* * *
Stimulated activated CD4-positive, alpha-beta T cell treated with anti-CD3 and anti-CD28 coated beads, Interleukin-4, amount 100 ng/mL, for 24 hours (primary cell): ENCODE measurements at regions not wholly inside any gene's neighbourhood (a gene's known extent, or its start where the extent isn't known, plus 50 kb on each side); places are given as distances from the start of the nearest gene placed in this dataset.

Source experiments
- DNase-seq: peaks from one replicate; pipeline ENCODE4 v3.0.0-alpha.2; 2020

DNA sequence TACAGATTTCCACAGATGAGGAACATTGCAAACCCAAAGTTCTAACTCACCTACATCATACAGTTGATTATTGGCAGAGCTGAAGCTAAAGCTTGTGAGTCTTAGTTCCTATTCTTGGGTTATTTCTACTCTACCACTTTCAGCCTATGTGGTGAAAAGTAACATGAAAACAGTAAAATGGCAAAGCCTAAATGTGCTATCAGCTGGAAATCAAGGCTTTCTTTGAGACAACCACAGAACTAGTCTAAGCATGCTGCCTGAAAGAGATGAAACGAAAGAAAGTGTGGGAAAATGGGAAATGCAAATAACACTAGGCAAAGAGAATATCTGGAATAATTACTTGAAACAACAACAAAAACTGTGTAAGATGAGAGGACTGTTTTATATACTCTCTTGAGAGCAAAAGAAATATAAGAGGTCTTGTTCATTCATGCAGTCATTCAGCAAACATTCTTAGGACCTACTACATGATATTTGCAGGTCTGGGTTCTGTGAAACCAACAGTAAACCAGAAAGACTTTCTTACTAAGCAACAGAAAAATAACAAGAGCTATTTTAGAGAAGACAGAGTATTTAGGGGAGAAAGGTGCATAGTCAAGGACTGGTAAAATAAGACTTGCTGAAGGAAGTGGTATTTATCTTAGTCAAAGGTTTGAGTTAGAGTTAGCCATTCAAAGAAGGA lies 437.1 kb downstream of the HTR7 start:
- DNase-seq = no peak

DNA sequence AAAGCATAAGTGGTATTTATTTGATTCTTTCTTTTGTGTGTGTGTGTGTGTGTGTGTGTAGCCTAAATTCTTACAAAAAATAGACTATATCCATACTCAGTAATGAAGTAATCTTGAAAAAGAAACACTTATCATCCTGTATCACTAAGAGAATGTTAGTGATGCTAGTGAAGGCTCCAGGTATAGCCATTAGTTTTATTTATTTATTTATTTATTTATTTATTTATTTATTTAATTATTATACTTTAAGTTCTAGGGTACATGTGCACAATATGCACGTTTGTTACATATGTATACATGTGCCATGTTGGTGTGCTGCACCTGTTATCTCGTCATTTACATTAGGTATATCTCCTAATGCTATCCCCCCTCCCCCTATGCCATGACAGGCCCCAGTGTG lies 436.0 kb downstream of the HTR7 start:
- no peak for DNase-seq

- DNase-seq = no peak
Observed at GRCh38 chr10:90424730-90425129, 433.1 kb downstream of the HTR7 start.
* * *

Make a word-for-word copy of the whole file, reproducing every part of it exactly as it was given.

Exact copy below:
Stimulated activated CD4-positive, alpha-beta T cell treated with anti-CD3 and anti-CD28 coated beads, Interleukin-4, amount 100 ng/mL, for 24 hours (primary cell): ENCODE measurements at regions not wholly inside any gene's neighbourhood (a gene's known extent, or its start where the extent isn't known, plus 50 kb on each side); places are given as distances from the start of the nearest gene placed in this dataset.

Source experiments
- DNase-seq: peaks from one replicate; pipeline ENCODE4 v3.0.0-alpha.2; 2020

DNA sequence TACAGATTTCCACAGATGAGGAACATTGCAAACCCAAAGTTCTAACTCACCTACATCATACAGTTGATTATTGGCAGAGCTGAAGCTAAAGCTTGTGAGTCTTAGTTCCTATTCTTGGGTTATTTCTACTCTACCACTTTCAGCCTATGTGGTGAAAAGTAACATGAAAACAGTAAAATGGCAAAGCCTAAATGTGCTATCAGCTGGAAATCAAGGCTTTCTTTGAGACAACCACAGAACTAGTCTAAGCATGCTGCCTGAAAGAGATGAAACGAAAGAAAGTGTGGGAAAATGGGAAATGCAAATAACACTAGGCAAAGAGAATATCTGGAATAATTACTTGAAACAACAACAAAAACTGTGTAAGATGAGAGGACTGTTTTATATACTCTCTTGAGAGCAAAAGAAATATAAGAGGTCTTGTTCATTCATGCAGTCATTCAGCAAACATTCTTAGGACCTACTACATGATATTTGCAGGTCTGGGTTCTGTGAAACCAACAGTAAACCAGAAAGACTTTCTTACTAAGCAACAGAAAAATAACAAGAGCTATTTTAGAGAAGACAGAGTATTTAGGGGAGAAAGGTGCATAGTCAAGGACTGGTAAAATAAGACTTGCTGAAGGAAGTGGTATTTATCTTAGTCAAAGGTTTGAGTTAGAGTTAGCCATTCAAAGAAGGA lies 437.1 kb downstream of the HTR7 start:
- DNase-seq = no peak

DNA sequence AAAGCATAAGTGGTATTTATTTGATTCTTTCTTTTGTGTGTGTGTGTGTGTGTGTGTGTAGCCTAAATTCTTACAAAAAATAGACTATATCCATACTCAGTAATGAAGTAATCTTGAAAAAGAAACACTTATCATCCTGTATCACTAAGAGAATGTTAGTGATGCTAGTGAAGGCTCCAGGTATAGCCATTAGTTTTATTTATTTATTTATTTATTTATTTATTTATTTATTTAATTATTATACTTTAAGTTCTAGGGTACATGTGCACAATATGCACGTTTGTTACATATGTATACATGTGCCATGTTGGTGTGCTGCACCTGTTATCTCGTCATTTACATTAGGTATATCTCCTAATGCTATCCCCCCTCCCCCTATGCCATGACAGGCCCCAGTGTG lies 436.0 kb downstream of the HTR7 start:
- no peak for DNase-seq

- DNase-seq = no peak
Observed at GRCh38 chr10:90424730-90425129, 433.1 kb downstream of the HTR7 start.